Urban Reviews Take Close Look at Instruction
Deborah Jewell-Sherman’s first year as the superintendent of the troubled Richmond, Va., schools was barely over, and though she had reason to rejoice, she felt she needed to call for help.
The superintendent could have been fired if she hadn’t led 20 or more of the district’s 55 schools to full accreditation in that first year. But she exceeded that goal by three. Happy and relieved, but far from satisfied, Ms. Jewell-Sherman wanted to lay the groundwork for sustained improvement.
And she knew whom to call: the Council of the Great City Schools. She asked the Washington-based organization to send a team of fellow urban educators to analyze the district’s curriculum and instructional programs. Within a few months, the nonprofit group had flown in experts for an intensive review and delivered a report. Not only would the report prove pivotal in shaping the district’s goals, but it also would be accepted by Virginia as the official set of guideposts for what Richmond should achieve.
“If you’re striving to move from good to great, you need an honest assessment of the areas in which you have strengths, and where you have weakness,” said Ms. Jewell-Sherman, who began her job in Richmond in 2002. “It made it easier for me to make that initial request because I value the council.”
Asking for help can be tough. But Ms. Jewell-Sherman said it was easier because she knew she and her district would be in the hands of accomplished colleagues. “These are people who are doing the work,” she said recently. “They are not business people. They are educators.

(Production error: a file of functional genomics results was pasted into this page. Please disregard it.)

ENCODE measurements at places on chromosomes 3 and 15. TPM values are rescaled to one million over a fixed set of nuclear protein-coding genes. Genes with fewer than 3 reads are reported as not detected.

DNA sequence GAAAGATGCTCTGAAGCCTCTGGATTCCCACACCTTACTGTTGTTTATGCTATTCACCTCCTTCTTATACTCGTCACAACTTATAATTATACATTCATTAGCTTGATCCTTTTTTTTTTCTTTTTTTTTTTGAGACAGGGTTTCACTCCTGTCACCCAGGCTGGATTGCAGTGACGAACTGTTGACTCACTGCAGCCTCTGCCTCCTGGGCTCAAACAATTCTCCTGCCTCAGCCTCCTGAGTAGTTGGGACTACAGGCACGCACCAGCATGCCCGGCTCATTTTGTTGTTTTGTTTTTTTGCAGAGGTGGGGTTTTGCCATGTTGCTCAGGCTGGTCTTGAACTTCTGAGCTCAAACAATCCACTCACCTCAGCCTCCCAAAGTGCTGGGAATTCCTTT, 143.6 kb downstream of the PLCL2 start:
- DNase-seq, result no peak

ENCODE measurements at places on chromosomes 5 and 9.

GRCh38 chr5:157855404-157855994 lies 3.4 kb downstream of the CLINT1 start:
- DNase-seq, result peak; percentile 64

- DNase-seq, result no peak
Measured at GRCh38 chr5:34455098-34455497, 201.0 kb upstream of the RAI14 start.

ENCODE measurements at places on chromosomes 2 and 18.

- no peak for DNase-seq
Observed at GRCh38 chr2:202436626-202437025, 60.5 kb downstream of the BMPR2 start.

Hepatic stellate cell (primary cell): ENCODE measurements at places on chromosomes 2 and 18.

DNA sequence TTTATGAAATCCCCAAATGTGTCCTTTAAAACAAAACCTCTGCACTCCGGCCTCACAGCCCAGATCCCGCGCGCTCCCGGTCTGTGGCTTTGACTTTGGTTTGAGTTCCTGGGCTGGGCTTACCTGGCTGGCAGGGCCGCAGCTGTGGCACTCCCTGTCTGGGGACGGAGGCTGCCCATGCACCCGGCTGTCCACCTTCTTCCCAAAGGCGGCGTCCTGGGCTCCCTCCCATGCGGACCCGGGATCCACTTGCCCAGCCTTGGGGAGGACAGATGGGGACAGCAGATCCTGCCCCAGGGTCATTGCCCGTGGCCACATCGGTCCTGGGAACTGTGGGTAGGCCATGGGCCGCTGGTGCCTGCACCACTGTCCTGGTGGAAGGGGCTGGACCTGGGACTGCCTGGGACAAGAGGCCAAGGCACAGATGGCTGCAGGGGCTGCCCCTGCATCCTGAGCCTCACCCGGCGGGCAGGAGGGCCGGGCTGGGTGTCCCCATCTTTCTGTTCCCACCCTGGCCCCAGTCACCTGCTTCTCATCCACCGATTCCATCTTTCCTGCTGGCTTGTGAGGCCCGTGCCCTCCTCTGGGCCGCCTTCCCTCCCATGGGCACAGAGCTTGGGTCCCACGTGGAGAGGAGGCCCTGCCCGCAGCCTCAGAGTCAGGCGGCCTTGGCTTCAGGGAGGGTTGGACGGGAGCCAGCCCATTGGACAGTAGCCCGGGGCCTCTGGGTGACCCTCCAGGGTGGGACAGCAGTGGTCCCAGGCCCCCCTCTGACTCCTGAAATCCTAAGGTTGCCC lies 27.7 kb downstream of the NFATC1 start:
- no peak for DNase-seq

“There is great credibility when you receive their findings. Some of them are painful to hear, but no one can say, ‘They’ve never done this work, they don’t know what we’re dealing with, they’re not in urban centers.’ All these individuals do.”
The council, which advocates for large urban school districts, has dispatched 90 support teams to 26 cities since 1998 under its “Cities Building Cities” initiative. The teams—composed of volunteers who are top administrators from other urban districts—initially focused only on aspects of management, such as human resources, finance, facilities, or transportation. ("Urban Districts Turn to Their Peers for Hard-Hitting Tips," Feb. 28, 2001.)
But in 2000, the council added curriculum and instruction teams. Eleven such audits have been performed in nine cities since then. Richmond’s marks the first time a state has adopted the council’s findings instead of conducting its own academic review.
In fact, the state of Virginia and the Richmond district are expected to sign an agreement later this month that translates the report’s recommendations into goals and timelines for the 25,400-student district to abide by.
James Heywood, the executive director of the Virginia Department of Education’s office of school improvement, said Richmond volunteered for a state review when it became evident that upcoming regulations for low-performing districts might require it. But the state saw the council’s report as sufficiently authoritative that it could serve the same role.